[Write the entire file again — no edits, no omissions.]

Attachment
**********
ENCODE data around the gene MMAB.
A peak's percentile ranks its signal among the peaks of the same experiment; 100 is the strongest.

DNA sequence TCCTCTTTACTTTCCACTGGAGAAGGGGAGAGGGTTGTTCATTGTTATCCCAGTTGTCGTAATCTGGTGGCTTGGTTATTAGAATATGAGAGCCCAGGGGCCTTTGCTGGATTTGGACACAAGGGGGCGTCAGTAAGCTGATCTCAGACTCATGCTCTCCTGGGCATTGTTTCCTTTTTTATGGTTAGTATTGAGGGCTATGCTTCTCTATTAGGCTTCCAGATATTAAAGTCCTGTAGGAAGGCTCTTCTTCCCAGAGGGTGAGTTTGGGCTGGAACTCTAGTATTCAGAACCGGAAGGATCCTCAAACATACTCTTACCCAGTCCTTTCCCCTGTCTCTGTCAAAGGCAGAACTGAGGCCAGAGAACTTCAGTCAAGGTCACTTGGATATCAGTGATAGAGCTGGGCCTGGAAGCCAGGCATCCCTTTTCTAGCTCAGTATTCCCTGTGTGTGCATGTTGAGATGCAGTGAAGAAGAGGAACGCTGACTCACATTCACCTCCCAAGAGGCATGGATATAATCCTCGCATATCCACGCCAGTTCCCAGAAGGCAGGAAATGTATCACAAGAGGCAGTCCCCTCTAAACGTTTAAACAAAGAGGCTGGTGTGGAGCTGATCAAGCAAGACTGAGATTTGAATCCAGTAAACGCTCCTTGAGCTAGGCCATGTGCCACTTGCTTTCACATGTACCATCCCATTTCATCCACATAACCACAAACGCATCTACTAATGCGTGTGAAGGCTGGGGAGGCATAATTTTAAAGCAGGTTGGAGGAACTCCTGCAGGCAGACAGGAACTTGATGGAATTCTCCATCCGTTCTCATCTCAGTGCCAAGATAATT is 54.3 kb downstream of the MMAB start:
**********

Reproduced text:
ENCODE data around the gene MMAB.
A peak's percentile ranks its signal among the peaks of the same experiment; 100 is the strongest.

DNA sequence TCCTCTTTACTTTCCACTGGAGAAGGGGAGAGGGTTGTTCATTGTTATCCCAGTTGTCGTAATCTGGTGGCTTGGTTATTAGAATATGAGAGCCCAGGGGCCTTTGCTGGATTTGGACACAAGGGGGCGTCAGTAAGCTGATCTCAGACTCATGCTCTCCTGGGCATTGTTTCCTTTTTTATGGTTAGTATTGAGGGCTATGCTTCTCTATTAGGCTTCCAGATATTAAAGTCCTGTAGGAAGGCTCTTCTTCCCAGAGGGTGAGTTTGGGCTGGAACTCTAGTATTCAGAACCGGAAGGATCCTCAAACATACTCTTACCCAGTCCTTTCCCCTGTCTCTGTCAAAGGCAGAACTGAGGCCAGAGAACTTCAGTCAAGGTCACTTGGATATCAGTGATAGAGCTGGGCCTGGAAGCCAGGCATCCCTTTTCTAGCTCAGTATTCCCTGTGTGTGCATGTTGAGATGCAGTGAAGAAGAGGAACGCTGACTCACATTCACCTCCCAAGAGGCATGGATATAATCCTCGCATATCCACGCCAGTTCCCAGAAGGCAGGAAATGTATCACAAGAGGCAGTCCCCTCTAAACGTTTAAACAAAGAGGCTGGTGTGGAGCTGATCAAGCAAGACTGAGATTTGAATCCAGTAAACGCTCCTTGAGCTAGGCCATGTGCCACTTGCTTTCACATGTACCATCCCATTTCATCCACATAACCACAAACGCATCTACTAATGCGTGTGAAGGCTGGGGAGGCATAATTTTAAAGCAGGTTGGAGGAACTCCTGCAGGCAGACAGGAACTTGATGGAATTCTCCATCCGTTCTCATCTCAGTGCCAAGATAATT is 54.3 kb downstream of the MMAB start: